Fall Research Expo 2021

Common Ground and Redundancy in Communicative Interaction​

Several important linguistic properties have been shown to develop through two-person interactions. Previous work had demonstrated that two properties of communication systems (arbitrariness and systematicity) developed most quickly when a conversational pair could easily construct common ground. These experiments used Pictionary-
like games to probe linguistic properties without the confounds of participants’ previous knowledge of languages. Additionally, other researchers had proposed that an important part of building common ground is that interlocutors understand transmissions as meaningful signals. This work on recognizing signalhood is related to Grice’s four maxims of communication, one of which posits that all communications are maximally relevant. Motivated by this body of work, we proposed to investigate communicators’ preference for interpreting a new signal as either a response to noise or a statement on the hyper/hyponym relationship between referents.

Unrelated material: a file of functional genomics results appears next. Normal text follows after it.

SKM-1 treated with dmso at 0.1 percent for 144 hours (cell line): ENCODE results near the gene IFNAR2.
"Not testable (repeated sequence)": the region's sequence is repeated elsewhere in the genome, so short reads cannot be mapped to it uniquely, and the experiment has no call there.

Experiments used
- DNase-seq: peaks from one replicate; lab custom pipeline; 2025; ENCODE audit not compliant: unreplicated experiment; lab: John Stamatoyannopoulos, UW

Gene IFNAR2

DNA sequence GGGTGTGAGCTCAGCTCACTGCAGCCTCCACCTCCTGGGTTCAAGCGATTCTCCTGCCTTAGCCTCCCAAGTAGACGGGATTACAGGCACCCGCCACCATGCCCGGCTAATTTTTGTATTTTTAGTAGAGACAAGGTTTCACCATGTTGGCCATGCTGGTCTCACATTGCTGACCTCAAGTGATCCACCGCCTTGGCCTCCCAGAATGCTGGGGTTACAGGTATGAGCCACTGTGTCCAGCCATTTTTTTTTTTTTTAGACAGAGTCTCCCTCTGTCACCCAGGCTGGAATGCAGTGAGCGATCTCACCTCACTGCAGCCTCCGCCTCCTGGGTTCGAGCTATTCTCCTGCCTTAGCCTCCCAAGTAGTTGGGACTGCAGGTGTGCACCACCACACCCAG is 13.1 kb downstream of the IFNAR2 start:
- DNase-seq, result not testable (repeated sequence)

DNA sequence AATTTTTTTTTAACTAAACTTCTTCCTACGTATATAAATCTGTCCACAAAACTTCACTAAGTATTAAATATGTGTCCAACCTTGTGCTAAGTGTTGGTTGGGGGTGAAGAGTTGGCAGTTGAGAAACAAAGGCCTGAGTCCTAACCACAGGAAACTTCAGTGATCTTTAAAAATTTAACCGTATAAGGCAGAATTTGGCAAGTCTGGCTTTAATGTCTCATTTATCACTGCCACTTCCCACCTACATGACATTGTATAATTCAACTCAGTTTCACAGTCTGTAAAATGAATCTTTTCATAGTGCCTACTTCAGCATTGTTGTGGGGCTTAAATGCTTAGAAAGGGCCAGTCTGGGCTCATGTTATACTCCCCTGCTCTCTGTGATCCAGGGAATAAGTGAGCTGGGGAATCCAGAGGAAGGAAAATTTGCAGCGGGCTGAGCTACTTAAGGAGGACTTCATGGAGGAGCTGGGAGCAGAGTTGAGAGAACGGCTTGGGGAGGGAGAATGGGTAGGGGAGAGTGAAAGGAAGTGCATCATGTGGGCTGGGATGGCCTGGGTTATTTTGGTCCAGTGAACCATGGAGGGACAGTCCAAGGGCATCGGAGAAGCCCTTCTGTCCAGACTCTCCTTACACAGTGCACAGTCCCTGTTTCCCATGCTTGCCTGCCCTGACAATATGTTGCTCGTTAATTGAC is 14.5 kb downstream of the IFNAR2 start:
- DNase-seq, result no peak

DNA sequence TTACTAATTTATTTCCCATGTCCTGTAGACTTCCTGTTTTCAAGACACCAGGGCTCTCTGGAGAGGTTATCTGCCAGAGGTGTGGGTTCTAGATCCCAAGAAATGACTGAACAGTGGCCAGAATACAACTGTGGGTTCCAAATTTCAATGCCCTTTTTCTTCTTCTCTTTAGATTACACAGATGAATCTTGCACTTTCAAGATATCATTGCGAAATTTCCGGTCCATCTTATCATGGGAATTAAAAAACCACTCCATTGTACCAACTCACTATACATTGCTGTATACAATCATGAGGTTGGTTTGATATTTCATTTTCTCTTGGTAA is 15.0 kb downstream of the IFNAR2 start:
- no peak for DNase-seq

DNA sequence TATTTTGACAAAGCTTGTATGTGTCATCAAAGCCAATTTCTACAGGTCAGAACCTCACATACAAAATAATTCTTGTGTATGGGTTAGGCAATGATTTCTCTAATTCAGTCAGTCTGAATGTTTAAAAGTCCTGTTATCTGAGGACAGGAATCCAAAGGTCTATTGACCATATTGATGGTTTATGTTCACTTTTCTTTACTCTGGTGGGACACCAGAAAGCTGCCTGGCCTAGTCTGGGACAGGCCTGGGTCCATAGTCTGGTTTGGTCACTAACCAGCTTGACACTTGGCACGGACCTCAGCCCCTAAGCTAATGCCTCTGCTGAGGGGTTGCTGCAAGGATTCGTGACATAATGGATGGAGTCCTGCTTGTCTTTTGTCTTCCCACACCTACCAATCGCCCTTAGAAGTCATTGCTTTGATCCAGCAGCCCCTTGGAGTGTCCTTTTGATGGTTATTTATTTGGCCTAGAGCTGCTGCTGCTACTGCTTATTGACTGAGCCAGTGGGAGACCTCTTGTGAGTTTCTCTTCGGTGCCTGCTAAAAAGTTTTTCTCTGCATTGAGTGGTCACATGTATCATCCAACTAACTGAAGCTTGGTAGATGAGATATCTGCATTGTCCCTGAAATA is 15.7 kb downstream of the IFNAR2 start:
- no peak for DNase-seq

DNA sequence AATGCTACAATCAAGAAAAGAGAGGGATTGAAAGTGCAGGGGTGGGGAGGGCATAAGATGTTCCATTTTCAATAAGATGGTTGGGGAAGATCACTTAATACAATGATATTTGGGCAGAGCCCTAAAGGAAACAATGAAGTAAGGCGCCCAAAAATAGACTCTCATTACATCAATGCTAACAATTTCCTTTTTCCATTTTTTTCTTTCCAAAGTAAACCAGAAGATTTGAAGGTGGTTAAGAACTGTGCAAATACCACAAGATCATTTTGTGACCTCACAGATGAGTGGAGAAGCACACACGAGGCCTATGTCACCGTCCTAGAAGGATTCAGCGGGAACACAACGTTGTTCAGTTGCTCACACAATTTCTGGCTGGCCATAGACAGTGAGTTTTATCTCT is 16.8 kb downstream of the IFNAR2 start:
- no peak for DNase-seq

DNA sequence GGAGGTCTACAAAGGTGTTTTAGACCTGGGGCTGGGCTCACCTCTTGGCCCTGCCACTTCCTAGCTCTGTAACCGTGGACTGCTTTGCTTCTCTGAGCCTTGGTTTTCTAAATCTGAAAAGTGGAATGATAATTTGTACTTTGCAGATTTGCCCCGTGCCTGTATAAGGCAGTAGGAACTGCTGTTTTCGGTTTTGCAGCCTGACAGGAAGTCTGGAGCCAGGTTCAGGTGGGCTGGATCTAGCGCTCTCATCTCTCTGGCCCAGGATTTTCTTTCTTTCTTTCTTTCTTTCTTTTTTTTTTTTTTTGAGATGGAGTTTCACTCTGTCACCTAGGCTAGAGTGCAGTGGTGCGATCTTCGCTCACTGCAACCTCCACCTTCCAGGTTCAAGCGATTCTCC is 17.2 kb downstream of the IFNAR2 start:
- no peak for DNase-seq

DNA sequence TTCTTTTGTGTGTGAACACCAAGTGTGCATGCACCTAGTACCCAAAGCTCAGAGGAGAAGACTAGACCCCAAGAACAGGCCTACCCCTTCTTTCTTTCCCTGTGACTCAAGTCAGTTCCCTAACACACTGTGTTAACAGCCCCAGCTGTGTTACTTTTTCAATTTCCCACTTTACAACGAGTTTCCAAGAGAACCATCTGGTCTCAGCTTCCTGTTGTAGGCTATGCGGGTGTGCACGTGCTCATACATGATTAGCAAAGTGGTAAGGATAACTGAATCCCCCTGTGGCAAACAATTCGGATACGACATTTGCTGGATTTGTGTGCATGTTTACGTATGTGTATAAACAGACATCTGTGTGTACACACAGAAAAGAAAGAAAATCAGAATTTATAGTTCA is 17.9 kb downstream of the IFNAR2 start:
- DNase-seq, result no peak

PRESENTED BY
PURM - Penn Undergraduate Research Mentoring Program
College of Arts & Sciences 2023
CO-PRESENTERS
Advised By
Gareth Roberts
Assistant Professor of Linguistics
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for a virtual discussion
PRESENTED BY
PURM - Penn Undergraduate Research Mentoring Program
College of Arts & Sciences 2023
CO-PRESENTERS
Advised By
Gareth Roberts
Assistant Professor of Linguistics

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